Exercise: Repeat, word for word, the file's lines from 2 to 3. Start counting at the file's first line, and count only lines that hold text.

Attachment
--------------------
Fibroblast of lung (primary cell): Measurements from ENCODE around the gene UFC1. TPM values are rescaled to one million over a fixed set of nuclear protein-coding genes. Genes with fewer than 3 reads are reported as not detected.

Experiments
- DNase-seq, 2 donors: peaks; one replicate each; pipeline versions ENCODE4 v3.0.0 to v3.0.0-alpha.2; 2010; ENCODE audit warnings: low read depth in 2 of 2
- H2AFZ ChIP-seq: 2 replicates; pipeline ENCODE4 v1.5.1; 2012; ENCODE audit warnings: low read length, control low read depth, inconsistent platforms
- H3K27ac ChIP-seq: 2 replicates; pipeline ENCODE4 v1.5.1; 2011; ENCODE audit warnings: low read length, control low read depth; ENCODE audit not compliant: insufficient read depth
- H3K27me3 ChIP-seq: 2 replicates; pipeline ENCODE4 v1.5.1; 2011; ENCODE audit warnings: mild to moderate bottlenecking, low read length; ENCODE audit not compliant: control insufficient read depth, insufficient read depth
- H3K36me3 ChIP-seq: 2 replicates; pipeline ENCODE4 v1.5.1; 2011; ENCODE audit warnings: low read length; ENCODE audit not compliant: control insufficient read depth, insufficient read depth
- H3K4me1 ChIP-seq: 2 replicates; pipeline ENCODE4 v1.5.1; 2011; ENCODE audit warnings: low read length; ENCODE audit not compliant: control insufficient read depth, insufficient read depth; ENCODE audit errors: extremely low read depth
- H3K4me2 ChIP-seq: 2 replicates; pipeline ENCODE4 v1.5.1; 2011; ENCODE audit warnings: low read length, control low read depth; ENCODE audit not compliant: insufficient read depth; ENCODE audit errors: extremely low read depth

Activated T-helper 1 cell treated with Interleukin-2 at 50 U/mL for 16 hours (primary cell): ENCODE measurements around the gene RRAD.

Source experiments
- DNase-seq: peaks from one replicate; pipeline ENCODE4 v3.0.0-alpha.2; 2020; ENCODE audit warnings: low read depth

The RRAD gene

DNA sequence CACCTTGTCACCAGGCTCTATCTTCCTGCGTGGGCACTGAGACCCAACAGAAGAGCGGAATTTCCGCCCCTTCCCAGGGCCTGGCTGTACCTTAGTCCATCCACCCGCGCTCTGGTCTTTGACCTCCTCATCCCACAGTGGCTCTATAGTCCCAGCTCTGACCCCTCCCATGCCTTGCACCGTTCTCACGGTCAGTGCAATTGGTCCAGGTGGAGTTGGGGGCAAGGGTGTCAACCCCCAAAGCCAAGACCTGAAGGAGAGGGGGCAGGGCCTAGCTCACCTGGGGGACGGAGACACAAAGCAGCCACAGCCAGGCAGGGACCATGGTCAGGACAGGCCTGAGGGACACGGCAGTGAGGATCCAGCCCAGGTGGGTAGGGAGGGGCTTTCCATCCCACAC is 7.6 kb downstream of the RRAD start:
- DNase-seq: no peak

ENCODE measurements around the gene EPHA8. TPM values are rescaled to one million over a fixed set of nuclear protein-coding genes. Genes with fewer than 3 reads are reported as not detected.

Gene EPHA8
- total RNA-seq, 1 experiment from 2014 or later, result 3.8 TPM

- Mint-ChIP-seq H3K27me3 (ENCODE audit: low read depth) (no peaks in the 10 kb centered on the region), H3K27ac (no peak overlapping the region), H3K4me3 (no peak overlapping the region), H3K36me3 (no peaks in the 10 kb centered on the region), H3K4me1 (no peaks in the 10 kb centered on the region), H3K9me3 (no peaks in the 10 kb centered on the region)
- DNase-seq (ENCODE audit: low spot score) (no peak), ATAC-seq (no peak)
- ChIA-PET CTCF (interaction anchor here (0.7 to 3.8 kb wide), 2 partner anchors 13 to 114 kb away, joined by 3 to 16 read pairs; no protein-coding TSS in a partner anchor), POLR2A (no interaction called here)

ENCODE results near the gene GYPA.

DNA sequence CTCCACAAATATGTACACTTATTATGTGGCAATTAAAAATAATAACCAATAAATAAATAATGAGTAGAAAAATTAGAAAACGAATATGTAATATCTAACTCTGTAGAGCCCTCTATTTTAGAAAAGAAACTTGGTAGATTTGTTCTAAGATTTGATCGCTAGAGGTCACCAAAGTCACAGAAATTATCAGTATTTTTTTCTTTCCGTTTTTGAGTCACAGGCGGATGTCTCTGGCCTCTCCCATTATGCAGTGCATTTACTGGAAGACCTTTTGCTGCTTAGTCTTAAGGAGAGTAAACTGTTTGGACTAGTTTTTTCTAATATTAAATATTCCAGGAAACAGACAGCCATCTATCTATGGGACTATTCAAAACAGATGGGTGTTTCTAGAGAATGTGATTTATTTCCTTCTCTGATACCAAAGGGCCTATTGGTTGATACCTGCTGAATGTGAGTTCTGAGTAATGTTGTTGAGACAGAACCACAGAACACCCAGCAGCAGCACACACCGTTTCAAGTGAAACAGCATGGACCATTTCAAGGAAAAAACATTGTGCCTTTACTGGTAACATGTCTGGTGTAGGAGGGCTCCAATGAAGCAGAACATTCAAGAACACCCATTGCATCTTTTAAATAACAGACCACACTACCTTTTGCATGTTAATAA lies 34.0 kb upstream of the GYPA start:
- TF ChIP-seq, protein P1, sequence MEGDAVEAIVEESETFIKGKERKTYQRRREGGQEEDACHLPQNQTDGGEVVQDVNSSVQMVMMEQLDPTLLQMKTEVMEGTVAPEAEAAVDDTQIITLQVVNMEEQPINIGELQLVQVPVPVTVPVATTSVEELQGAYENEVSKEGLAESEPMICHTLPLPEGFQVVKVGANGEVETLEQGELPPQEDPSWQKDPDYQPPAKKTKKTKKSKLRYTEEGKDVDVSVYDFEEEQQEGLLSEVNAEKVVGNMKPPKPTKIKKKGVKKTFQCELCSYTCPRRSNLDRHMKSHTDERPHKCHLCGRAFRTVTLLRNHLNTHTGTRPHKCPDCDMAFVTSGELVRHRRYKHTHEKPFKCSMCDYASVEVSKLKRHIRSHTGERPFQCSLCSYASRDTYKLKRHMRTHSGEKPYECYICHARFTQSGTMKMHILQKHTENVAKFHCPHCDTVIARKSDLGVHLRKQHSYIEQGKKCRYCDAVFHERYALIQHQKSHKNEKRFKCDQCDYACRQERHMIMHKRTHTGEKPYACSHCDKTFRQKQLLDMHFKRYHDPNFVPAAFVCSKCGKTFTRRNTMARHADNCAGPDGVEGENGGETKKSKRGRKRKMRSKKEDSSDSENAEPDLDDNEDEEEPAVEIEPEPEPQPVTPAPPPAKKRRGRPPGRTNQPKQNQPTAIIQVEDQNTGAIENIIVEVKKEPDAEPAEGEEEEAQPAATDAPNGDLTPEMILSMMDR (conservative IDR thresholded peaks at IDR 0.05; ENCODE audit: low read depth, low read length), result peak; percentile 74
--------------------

Experiments
- DNase-seq, 2 donors: peaks; one replicate each; pipeline versions ENCODE4 v3.0.0 to v3.0.0-alpha.2; 2010; ENCODE audit warnings: low read depth in 2 of 2